# The Universe of Discourse

Sun, 20 May 2018

Some Unix commands, such as grep, will have a command-line flag to say that you want to turn off the buffering that is normally done in the standard I/O library. Some just try to guess what you probably want. Every command is a little different and if the command you want doesn't have the flag you need, you are basically out of luck.

Maybe I should explain the putative use case here. You have some command (or pipeline) X that will produce dribbles of data at uncertain intervals. If you run it at the terminal, you see each dribble timely, as it appears. But if you put X into a pipeline, say with

    X | tee ...


or

    X | grep ...


then the dribbles are buffered and only come out of X when an entire block is ready to be written, and the dribbles could be very old before the downstream part of the pipeline, including yourself, sees them. Because this is happening in user space inside of X, there is not a damn thing anyone farther downstream can do about it. The only escape is if X has some mode in which it turns off standard I/O buffering. Since standard I/O buffering is on by default, there is a good chance that the author of X did not think to affirmatively add this feature.

Note that adding the --unbuffered flag to the downstream grep does not solve the problem; grep will produce its own output timely, but it's still getting its input from X after a long delay.

One could imagine a program which would interpose a pseudo-tty, and make X think it is writing to a terminal, and then the standard I/O library would stay in line-buffered mode by default. Instead of running

    X | tee some-file | ...


or whatever, one would do

    pseudo-tty-pipe -c X | tee some-file | ...


which allocates a pseudo-tty device, attaches standard output to it, and forks. The child runs X, which dribbles timely into the pseudo-tty while the parent runs a read loop to remove dribbles from the master end of the TTY and copy them timely into the pipe. This would work. Although tee itself also has no --unbuffered flag so you might even have to:

    pseudo-tty-pipe -c X | pseudo-tty-pipe -c 'tee some-file' | ...


I don't think such a program exists, and anyway, this is all ridiculous, a ridiculous abuse of the standard I/O library's buffering behavior: we want line buffering, the library will only give it to us if the process is attached to a TTY device, so we fake up a TTY just to fool stdio into giving us what we want. And why? Simply because stdio has no way to explicitly say what we want.

But it could easily expose this behavior as a controllable feature. Currently there is a branch in the library that says how to set up a buffering mode when a stream is opened for the first time:

• if the stream is for writing, and is attached to descriptor 2, it should be unbuffered; otherwise …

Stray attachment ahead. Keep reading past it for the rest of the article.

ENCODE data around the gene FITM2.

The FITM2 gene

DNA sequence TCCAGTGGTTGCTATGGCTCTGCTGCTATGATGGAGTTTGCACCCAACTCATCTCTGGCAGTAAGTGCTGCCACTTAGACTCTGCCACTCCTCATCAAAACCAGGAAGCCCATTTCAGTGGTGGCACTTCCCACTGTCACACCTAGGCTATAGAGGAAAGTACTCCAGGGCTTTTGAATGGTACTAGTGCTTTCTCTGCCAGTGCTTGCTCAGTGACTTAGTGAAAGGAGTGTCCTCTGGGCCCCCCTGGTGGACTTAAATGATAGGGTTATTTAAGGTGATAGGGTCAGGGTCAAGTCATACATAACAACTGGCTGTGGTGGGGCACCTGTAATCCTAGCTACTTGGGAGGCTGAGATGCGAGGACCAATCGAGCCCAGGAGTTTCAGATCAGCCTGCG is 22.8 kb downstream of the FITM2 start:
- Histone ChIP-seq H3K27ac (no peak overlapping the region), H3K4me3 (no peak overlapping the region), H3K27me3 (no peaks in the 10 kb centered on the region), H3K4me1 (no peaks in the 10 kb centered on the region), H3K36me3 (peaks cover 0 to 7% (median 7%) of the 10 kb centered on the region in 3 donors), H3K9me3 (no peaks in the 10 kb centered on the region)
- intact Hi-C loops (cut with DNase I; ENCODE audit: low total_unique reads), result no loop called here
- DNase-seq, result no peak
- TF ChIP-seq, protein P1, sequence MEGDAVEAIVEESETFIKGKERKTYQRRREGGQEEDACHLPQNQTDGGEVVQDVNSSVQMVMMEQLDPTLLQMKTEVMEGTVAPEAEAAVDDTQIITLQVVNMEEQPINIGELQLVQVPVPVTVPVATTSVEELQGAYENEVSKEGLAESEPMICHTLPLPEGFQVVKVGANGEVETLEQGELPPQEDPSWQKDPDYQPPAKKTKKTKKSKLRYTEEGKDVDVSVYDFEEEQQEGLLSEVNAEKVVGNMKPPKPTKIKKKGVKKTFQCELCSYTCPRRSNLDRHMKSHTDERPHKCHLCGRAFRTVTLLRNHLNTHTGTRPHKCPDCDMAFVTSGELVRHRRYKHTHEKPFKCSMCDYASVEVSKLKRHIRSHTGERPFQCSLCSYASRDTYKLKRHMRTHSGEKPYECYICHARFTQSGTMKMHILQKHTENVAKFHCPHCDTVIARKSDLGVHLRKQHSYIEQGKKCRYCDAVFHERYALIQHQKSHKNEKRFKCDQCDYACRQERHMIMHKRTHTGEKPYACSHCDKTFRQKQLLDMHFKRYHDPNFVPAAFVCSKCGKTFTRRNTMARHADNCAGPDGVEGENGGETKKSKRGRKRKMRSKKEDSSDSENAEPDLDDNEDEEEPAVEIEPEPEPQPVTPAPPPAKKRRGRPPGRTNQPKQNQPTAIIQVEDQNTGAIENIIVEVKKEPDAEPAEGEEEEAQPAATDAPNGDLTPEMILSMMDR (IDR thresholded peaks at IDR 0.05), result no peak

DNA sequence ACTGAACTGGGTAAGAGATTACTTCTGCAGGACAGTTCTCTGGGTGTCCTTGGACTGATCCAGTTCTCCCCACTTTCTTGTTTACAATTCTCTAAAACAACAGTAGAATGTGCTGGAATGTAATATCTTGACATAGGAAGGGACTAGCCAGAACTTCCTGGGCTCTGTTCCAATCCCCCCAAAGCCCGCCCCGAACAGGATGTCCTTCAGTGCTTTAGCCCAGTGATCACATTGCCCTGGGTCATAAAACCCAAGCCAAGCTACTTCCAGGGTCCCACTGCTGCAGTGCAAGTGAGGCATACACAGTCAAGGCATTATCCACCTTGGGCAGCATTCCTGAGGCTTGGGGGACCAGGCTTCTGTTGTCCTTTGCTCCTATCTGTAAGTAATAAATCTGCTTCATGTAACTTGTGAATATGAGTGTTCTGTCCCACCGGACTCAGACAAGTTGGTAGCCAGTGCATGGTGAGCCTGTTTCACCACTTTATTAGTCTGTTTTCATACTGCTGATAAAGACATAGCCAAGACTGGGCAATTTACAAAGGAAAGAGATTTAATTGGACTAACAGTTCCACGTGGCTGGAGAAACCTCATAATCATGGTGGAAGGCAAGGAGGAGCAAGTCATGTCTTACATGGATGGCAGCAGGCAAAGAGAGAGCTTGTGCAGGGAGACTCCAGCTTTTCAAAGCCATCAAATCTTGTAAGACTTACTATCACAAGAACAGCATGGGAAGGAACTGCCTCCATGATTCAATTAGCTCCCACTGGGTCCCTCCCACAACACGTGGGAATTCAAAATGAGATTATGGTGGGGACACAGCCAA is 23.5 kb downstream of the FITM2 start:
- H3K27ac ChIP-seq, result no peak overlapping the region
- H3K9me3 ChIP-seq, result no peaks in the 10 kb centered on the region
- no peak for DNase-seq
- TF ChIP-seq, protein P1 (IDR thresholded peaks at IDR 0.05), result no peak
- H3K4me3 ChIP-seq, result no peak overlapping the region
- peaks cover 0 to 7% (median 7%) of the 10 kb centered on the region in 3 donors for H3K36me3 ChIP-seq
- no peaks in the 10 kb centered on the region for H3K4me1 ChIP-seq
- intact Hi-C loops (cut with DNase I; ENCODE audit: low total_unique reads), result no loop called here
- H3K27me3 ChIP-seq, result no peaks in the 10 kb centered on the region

• if the stream is for writing, and connects descriptor 1 to a terminal device, it should be line-buffered; otherwise …

• if the moon is waxing …

• otherwise, the stream should be block-buffered

To this, I propose a simple change, to be inserted right at the beginning:

If the environment variable STDIO_BUF is set to "line", streams default to ine buffering. If it's set to "none", streams default to no buffering. If it's set to "block", streams default to block buffered. If it's anything else, or unset, it is ignored.

Now instead of this:

    pseudo-tty-pipe --from X | tee some-file | ...


you write this:

    STDIO_BUF=line X | tee some-file | ...


Problem solved.

Or maybe you would like to do this:

    export STDIO_BUF=line


which then it affects every program in every pipeline in the rest of the session:

    X | tee some-file | ...


Control is global if you want it, and per-process if you want it.

This feature would cost around 20 lines of C code in the standard I/O library and would impose only an insigificant run-time cost. It would effectively add an --unbuffered flag to every program in the universe, retroactively, and the flag would be the same for every program. You would not have to remember that in mysql the magic option is -n and that in GNU grep it is --line-buffered and that for jq is is --unbuffered and that Python scripts can be unbuffered by supplying the -u flag and that in tee you are just SOL, etc. Setting STDIO_BUF=line would Just Work.

Programming languages would all get this for free also. Python already has PYTHONUNBUFFERED but in other languages you have to do something or other; in Perl you use some horrible Perl-4-ism like

    { my $ofh = select OUTPUT;$|++; select $ofh }  This proposal would fix every programming language everywhere. The Perl code would become: $ENV{STDIO_BUF} = 'line';


and every other language would be similarly simple:

    /* In C */
putenv("STDIO_BUF=line");


[ Addendum 20180521: Mariusz Ceier corrects me, pointing out that this will not work for the process’ own standard streams, as they are pre-opened before the process gets a chance to set the variable. ]

It's easy to think of elaborations on this: STDIO_BUF=1:line might mean that only standard output gets line-buffering by default, everything else is up to the library.

This is an easy thing to do. I have wanted this for twenty years. How is it possible that it hasn't been in the GNU/Linux standard library for that long?

[ Addendum 20180521: it turns out there is quite a lot to say about the state of the art here. In particular, NetBSD has the feature very much as I described it. ]